Population-attributable fractions of risk factors for all-cause dementia in China rural and urban areas: a cross-sectional study

This article was originally published here

J Neurol. 2021 Nov 28. doi: 10.1007/s00415-021-10886-y. Online ahead of print.

ABSTRACT

BACKGROUND: The prevalence of dementia in China, particularly in rural areas, is consistently increasing; however, research on population-attributable fractions (PAFs) of risk factors for dementia is scarce.

METHODS: We conducted a cross-sectional survey, namely, the China Multicentre Dementia Survey (CMDS) in selected rural and urban areas from 2018 to 2020. We performed face-to-face interviews and neuropsychological and clinical assessments to reach a consensus on dementia diagnosis. Prevalence and weighted PAFs of eight modifiable risk factors (six classical: less childhood education, hearing impairment, depression, physical inactivity, diabetes, and social isolation, and two novels: olfactory decline and being unmarried) for all-cause dementia were estimated.

RESULTS: Overall, CMDS included 17,589 respondents aged ≥ 65 years, 55.6% of whom were rural residents. The age- and sex-adjusted prevalence for all-cause dementia was 9.11% (95% CI 8.96-9.26), 5.19% (5.07-5.31), and 11.98% (11.8-12.15) in the whole, urban, and rural areas of China, respectively. Further, the overall weighted PAFs of the eight potentially modifiable risk factors were 53.72% (95% CI 52.73-54.71), 50.64% (49.4-51.89), and 56.54% (55.62-57.46) in the whole, urban, and rural areas of China, respectively. The eight risk factors’ prevalence differed between rural and urban areas. Lower childhood education (PAF: 13.92%) and physical inactivity (16.99%) were primary risk factors in rural and urban areas, respectively.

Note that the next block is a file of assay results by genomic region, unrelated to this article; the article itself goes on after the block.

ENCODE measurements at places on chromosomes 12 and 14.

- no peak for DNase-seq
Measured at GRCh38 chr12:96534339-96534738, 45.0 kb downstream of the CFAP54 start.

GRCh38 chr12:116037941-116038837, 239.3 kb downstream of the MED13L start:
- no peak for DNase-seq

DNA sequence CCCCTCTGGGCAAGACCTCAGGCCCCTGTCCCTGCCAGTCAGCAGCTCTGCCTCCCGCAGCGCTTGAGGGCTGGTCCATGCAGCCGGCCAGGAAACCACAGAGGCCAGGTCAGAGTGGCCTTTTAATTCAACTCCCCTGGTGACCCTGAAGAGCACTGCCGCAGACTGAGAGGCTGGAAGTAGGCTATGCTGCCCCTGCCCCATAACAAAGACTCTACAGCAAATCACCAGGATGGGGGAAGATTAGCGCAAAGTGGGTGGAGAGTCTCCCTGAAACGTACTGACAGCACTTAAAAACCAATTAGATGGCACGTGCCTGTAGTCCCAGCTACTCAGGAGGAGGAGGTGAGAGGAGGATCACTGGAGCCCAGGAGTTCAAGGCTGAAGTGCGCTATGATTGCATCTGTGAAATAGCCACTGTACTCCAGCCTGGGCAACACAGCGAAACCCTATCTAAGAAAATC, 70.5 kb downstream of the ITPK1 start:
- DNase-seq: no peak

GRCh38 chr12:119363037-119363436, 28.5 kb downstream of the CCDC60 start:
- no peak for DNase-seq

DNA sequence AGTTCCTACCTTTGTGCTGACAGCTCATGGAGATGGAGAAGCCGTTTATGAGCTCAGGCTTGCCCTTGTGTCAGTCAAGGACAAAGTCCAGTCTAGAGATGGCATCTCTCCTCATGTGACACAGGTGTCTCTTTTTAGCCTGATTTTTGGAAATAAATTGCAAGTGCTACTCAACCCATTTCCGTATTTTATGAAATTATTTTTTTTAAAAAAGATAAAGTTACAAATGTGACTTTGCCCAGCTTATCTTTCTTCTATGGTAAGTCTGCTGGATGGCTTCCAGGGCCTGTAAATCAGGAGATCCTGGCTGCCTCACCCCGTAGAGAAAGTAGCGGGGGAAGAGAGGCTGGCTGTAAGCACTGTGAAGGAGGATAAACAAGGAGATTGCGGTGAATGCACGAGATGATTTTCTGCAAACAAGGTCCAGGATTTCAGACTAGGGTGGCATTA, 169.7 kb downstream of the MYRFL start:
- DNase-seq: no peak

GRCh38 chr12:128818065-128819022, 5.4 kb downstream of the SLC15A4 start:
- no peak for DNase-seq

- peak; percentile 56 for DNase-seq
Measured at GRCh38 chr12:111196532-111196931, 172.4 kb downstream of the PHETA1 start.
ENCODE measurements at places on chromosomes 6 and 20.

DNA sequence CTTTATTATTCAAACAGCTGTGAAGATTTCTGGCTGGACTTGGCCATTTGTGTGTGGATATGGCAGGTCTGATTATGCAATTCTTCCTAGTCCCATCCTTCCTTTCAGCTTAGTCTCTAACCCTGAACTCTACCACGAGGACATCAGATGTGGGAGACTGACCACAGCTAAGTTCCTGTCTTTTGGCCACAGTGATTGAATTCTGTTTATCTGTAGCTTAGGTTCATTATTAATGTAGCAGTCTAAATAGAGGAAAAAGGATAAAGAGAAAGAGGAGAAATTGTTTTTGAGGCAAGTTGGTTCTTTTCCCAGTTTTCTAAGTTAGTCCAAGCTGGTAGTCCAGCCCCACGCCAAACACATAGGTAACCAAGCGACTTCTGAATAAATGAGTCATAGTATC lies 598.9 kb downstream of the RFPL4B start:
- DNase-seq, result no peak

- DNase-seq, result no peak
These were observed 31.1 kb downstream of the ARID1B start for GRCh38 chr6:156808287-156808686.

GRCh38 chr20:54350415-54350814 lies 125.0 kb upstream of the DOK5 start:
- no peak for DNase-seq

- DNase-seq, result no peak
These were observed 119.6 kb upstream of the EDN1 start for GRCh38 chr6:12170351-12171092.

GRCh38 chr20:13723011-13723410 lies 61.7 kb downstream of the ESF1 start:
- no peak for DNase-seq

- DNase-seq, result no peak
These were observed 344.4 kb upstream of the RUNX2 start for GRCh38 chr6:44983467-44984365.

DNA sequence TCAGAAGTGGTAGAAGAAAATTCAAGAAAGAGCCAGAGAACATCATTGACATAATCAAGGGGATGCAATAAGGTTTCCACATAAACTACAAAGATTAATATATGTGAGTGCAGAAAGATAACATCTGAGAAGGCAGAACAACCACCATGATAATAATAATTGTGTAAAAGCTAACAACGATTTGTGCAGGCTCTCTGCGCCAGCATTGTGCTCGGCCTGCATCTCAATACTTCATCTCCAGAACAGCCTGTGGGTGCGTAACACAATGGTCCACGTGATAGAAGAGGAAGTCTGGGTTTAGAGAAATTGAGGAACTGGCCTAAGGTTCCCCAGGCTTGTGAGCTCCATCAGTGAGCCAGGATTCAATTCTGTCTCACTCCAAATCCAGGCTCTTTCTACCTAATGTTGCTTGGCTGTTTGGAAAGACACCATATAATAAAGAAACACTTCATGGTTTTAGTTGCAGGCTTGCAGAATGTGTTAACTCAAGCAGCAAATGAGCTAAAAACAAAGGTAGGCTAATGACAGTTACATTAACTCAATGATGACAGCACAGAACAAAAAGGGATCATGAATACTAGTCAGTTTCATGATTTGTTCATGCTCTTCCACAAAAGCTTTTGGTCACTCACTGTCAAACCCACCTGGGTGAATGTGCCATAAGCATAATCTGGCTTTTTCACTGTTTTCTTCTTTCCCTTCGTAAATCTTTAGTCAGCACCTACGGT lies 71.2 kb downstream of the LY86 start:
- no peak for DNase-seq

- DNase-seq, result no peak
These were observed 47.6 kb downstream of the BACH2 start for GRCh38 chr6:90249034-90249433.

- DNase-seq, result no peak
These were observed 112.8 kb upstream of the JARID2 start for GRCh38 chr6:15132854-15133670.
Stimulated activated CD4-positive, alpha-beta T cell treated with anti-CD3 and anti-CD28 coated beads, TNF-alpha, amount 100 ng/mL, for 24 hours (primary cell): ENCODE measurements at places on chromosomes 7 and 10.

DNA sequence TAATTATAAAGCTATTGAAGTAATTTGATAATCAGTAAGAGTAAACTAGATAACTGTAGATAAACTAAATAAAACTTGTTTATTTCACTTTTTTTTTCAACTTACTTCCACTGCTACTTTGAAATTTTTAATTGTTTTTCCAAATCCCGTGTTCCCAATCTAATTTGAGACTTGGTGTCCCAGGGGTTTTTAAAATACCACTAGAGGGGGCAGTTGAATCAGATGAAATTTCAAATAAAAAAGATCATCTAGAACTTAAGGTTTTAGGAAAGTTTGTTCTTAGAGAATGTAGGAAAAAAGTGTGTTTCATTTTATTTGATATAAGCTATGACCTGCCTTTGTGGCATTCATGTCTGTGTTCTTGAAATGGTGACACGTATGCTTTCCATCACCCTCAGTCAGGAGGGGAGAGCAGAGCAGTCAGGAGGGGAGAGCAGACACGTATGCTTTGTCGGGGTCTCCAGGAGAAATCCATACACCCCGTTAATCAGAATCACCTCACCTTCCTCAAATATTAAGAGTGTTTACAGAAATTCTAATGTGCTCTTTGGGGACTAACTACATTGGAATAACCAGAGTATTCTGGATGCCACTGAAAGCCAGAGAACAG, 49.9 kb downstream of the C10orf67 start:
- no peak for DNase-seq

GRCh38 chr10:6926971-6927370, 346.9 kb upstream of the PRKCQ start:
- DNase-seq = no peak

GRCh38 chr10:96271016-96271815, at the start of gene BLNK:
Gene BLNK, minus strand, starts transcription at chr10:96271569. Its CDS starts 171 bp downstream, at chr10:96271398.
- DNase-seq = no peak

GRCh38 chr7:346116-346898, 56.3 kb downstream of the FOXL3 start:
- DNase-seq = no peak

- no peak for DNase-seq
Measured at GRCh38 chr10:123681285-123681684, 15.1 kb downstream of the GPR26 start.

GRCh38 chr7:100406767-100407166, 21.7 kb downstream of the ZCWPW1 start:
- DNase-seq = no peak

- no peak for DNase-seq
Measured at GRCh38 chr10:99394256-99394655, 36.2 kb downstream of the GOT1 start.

CONCLUSIONS: The substantial urban-rural disparities in the prevalence of dementia and its risk factors exist, suggesting the requirement of resident-specific dementia-prevention strategies.

PMID:34839456 | DOI:10.1007/s00415-021-10886-y